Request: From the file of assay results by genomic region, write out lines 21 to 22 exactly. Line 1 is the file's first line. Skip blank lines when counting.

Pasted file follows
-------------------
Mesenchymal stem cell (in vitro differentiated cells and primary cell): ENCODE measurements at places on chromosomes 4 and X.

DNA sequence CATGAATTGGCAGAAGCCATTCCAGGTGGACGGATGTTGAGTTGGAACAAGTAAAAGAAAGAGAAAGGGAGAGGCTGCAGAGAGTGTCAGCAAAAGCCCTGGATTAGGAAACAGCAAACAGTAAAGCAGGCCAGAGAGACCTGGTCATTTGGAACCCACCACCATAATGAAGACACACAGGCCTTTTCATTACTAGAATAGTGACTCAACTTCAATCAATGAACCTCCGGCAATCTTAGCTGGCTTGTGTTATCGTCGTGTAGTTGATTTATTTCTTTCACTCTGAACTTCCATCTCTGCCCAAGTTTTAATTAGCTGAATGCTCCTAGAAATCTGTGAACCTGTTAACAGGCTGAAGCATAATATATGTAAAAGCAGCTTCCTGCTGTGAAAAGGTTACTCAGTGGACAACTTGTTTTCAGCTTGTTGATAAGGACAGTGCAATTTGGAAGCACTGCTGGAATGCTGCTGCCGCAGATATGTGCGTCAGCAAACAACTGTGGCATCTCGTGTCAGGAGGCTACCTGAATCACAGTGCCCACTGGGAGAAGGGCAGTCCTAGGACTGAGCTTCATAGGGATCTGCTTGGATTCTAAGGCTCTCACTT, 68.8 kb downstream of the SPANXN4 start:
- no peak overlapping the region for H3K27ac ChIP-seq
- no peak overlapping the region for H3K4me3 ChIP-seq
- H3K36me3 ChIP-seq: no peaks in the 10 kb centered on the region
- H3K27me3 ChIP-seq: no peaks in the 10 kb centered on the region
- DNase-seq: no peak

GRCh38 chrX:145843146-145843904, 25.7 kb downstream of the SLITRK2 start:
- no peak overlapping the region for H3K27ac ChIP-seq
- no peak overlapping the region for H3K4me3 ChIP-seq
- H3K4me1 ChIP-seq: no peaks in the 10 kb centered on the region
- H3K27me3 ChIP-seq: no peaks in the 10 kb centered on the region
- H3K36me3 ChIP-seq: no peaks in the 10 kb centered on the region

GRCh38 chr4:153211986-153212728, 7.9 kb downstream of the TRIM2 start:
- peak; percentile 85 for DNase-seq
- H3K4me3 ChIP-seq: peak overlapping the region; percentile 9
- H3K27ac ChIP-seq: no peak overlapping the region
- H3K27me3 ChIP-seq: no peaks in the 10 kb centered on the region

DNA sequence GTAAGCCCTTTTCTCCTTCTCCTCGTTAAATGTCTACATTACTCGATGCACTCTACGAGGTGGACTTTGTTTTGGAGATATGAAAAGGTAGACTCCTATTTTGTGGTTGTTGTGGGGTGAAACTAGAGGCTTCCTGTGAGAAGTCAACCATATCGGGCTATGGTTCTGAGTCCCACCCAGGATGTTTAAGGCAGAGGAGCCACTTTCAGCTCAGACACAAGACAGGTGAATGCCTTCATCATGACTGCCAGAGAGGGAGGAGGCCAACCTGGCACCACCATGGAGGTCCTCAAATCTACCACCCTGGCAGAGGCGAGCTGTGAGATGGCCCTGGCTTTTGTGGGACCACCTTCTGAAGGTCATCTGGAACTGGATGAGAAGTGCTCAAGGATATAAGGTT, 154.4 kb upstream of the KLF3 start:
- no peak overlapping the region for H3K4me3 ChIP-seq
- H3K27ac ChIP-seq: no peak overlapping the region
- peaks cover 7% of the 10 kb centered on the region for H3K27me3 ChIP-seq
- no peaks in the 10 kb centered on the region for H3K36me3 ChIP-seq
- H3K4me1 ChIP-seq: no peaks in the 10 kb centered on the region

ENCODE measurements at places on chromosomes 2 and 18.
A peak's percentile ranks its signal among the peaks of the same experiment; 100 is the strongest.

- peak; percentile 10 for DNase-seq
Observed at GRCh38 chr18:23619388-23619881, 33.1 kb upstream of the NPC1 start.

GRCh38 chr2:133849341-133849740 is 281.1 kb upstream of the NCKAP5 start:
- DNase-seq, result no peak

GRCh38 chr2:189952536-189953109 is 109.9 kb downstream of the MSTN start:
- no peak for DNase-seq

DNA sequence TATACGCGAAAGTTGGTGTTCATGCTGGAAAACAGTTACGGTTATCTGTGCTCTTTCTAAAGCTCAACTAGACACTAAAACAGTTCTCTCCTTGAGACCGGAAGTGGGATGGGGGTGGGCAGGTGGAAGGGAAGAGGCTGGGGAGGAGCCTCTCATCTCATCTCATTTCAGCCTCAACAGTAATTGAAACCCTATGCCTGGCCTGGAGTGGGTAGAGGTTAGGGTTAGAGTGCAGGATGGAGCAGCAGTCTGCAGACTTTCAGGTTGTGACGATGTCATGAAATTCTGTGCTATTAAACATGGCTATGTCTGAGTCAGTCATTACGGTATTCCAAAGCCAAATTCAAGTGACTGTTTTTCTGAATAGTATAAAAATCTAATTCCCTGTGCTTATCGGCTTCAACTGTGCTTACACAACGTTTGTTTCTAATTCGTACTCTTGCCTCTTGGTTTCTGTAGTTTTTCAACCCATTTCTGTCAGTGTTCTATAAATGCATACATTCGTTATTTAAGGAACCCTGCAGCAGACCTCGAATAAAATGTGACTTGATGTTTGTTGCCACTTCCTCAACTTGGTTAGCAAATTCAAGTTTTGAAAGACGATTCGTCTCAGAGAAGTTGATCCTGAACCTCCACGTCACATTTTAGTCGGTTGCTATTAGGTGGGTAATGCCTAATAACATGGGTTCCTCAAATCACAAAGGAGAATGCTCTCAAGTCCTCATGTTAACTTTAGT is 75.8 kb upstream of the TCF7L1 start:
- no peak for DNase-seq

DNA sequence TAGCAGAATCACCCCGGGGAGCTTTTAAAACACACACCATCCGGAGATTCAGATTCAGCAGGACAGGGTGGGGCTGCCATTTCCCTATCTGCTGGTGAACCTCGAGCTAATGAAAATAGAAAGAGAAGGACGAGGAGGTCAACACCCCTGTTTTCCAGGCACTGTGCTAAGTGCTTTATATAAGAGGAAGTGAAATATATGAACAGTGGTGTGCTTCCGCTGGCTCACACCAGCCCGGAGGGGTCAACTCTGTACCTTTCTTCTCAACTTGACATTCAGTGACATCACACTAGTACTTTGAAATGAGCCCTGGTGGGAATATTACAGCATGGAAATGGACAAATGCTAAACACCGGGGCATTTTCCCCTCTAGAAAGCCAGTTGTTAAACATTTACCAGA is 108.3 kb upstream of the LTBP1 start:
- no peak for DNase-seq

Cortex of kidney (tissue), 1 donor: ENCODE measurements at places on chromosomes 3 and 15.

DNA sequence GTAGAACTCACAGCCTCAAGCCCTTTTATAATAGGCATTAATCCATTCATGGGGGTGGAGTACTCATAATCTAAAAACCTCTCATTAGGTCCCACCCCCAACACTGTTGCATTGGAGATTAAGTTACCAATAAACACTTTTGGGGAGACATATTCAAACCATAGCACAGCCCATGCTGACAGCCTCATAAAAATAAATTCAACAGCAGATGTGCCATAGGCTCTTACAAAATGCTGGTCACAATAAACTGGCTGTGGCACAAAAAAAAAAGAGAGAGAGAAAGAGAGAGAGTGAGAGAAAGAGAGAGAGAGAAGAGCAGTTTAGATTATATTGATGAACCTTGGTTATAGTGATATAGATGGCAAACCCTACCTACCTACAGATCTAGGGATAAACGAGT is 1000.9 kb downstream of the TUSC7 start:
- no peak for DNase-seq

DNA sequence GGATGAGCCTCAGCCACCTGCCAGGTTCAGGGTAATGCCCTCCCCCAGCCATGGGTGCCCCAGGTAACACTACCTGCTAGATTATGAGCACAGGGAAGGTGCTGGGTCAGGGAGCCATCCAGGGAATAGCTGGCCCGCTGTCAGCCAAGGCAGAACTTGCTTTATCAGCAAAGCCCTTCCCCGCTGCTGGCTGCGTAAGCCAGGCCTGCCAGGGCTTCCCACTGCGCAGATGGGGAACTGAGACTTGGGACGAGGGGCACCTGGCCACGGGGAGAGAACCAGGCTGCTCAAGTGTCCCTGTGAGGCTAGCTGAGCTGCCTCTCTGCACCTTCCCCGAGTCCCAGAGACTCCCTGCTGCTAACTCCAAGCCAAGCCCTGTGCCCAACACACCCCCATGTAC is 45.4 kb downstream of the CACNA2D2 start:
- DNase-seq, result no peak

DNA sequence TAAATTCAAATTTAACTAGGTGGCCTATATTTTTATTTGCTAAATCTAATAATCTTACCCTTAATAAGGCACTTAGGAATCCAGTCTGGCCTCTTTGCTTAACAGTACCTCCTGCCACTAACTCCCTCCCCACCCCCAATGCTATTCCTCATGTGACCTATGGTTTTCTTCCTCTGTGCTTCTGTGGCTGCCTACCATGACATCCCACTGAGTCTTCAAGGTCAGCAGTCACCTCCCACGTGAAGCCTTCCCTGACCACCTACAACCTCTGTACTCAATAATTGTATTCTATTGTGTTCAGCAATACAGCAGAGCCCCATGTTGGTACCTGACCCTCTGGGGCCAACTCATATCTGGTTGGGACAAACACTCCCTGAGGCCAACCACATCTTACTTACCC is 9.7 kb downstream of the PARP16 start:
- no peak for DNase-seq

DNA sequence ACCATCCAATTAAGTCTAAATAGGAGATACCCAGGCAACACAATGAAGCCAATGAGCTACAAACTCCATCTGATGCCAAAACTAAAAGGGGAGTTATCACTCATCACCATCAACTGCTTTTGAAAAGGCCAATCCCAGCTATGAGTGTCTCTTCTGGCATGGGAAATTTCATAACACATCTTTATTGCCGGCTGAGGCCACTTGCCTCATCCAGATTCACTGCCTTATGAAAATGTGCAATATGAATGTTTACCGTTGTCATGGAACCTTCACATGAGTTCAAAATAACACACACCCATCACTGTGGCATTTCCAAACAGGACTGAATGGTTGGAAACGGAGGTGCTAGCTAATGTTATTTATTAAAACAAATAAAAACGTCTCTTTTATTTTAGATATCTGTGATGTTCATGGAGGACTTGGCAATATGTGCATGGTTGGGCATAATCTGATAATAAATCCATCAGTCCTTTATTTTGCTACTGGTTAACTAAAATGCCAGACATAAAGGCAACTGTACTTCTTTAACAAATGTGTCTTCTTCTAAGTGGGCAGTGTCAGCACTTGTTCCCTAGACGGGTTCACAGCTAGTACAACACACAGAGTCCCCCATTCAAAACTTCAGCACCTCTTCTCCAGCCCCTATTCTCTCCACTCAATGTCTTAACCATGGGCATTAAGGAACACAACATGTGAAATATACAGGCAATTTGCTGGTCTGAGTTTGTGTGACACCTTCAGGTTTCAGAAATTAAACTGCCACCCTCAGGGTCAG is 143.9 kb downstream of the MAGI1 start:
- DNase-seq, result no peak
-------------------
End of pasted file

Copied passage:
- H3K27ac ChIP-seq: no peak overlapping the region
- peaks cover 7% of the 10 kb centered on the region for H3K27me3 ChIP-seq